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(11) Patent Number: KE 230
(45) Date of grant: 06/07/2007
(12) PATENT
(51) Int.Cl.7: A 23F 3/00
(21)Application Number:  PCT/EP01/02587 
(84) WO No.    W02001/70038 27/09/2001
(22) Filing Date:    06/03/2001
(30) Priority: 0010311.9 27/04/2000 GB and 249/MUM/2000 22/03/2000 IN
(73) Owner(s): Unilever PLC, Unilever House, Blackfriars, London EC4P 4BQ, United Kingdom
(72) Inventor(s): GANESAN, Velu; Ganguli, Shovan; GARG, Kush; PATEL, Mushtaq ;
       SINKAR, Vilas, Pandurang; SUBRAMANIAN, Narayanaswami and GANGULI, Shovan;
(74)    Agent/address for correspondence: Kaplan & Stratton Advocates ,P.O. Box 40111-00100,           Nairobi
(54) Title: COLD WATER SOLUBLE TEA
(57) Abstract:   
A process for manufacturing a black leaf tea that is infusible in hot or cold water. The process involves macerating freshly plucked tea leaves, allowing them to ferment, firing the leaves to arrest fermentation and then drying them to yield black leaf tea, wherein the tea leaves are treated with a solubilising compound selected ascorbic acid, dehydroascorbic acid, 1-scorbamic acid, 5-phenyl-3,4-diketo-gamma¬butyrolactone (4-phenyl-2,3-diketo-gamma-butyrolactone) or their salts and mixtures thereof in an amount that is sufficient for the black leaf tea to be soluble in water at 5 to 100 • C.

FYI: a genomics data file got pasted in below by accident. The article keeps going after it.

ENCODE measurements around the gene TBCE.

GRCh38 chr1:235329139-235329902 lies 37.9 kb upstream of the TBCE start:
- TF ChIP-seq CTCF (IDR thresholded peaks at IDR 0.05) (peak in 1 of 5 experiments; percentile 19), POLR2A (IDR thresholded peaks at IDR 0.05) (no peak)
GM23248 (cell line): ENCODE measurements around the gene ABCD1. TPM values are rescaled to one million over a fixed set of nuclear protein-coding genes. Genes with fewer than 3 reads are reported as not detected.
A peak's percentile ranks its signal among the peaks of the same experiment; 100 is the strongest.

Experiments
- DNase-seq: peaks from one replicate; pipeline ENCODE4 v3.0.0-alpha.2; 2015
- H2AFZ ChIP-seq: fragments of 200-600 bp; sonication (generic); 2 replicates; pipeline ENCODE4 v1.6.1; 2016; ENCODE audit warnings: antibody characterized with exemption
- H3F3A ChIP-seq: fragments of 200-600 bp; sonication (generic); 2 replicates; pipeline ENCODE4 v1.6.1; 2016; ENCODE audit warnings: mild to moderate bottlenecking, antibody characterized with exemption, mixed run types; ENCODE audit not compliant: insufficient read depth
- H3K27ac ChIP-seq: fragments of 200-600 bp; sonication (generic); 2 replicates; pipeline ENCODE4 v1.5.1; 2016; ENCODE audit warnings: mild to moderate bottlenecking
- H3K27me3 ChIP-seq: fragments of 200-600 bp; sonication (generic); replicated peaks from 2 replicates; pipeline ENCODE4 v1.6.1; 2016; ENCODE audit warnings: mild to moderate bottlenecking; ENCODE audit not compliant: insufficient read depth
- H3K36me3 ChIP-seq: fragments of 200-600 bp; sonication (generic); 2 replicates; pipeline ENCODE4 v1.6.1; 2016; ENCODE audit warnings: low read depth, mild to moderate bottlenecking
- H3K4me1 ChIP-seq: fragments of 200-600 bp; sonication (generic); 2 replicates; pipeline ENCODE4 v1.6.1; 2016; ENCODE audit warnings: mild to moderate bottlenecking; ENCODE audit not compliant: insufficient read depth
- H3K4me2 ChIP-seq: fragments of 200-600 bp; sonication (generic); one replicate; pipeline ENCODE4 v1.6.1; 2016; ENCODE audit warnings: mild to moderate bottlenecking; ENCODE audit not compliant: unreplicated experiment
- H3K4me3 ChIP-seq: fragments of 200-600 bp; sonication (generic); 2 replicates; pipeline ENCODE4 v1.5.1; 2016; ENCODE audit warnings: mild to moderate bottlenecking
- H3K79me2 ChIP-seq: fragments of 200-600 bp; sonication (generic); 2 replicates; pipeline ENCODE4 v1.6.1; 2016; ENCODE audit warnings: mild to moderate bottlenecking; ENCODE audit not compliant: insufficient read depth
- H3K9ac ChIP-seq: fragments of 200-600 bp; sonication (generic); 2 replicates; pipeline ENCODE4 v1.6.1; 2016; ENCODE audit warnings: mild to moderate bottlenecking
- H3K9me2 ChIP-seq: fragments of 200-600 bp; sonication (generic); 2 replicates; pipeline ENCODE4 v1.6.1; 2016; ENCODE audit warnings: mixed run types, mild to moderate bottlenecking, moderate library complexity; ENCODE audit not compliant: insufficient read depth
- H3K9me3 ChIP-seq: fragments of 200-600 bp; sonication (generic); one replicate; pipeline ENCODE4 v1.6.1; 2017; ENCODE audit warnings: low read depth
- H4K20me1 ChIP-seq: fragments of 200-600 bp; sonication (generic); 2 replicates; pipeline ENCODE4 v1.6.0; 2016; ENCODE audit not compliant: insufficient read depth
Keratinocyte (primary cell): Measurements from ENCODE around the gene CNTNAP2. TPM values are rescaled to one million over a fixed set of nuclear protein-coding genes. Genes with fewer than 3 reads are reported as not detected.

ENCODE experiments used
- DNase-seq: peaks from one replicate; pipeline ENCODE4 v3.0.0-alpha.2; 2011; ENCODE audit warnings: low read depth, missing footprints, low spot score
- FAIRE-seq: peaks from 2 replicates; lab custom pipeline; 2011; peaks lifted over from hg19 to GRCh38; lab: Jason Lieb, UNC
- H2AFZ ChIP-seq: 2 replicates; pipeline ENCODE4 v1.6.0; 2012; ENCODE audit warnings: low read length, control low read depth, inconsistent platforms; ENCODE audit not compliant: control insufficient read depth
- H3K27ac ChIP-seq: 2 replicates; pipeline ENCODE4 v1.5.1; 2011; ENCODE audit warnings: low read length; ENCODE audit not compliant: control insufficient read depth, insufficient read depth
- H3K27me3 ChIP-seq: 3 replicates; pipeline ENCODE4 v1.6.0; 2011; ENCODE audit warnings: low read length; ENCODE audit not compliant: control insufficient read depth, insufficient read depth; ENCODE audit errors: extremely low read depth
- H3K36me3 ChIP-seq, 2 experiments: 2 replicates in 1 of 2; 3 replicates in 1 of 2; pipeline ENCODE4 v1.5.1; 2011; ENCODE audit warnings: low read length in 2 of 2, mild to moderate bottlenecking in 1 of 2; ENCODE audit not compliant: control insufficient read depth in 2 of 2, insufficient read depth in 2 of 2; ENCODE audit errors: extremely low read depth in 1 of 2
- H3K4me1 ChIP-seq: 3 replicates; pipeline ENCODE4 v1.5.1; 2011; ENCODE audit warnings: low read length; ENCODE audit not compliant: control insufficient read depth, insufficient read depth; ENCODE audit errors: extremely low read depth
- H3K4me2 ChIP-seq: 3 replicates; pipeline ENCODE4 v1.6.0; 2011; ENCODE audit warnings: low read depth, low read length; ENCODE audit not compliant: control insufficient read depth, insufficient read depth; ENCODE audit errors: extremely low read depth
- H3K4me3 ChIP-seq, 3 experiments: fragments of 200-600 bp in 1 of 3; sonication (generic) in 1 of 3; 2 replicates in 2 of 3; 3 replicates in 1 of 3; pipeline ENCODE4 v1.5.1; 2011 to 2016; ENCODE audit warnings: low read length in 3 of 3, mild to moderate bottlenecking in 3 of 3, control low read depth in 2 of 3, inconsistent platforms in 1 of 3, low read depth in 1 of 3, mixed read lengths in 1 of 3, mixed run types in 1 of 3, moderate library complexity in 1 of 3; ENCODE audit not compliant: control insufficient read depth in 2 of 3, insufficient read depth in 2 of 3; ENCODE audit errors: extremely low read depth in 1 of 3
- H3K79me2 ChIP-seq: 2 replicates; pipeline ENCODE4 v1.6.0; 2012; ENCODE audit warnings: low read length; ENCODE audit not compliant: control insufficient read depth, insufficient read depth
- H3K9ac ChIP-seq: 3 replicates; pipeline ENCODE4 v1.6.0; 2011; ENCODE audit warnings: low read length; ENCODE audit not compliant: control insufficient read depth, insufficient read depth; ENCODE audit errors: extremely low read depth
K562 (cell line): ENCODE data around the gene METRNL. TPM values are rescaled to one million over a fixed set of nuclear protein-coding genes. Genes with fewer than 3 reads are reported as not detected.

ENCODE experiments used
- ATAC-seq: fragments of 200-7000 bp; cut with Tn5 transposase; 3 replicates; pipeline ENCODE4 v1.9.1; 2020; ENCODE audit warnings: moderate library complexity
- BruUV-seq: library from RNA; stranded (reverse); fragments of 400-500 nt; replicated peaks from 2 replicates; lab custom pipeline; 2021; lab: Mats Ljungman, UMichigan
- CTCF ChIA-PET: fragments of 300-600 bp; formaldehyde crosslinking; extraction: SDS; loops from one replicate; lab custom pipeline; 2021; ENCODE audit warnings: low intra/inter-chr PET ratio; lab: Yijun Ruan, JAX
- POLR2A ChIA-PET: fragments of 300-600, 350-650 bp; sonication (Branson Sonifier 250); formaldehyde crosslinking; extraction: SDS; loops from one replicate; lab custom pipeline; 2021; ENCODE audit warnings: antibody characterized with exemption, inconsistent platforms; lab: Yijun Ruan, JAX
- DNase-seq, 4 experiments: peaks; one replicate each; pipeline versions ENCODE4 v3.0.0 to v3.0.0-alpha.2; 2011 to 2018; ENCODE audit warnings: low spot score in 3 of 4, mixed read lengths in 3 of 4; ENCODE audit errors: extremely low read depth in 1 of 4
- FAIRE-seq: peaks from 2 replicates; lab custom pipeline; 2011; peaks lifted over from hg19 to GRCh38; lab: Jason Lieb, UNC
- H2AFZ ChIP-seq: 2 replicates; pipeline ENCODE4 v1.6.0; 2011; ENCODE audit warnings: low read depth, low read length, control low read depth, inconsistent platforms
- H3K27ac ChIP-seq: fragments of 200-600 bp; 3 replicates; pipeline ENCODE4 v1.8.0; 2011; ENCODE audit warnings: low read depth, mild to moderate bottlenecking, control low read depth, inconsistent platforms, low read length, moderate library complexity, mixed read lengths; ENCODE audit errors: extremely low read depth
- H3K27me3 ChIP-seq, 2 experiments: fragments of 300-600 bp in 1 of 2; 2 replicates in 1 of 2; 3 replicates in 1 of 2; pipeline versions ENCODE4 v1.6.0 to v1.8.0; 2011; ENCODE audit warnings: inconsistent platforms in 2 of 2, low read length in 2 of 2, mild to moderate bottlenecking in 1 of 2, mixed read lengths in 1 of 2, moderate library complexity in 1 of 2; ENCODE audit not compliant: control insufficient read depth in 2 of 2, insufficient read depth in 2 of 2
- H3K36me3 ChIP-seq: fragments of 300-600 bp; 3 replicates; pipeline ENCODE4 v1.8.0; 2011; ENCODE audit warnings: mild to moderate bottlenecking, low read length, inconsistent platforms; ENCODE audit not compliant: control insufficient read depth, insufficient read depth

COLD WATER SOLUBLE TEA
 Field of the invention
This invention relates to a process for obtaining cold water infusible or extractable tea and to the products obtained thereby that have good colour and flavour.
Background and prior art
 Leaf tea may be prepared as green leaf tea or black leaf tea.
 Generally, to prepare black leaf tea fresh green leaves of the plant Camellia sinensis are withered  (subjected to mild drying), comminuted, fermented (in which process enzymes in the tea leaf use   atmospheric oxygen to oxidise various substrates to produce brown-coloured products) and then fired  (to dry the tea leaves).
 Green leaf tea is not exposed to the fermentation process.
 Partial fermentation may be used to produce intermediate-type teas known as "oolong" tea.
Tea is consumed as a hot beverage or a cold beverage such as iced tea. The numerous compounds in the leaves that give the beverage its unique organoleptical properties are only sparingly soluble in
cold water so tea is usually infused in water at temperatures close to 100 °C. When iced tea is desired the tea is infused in water at about 100 °C and then chilled in a refrigerator for  example until it is cold. Unfortunately this can take several hours.
Once can prepare iced tea by dissolving the spray dried liquor obtained at high temperature from black tea or fibres generated  during black tea manufacturing process in cold water.
United States patent specification US 4,051,264 (Lipton/Sanderson) discloses a method for making a cold water soluble leaf tea extract. Tea leaves are pre-treated with tannase under anaerobic conditions to generate a cold-water infusing tea with good colour, yield and flavour.
United States patent specification US 3,812,266 (Sanderson/Coggon) discloses a method that involves converting green tea to black using tannase and natural tea enzymes. The method also includes a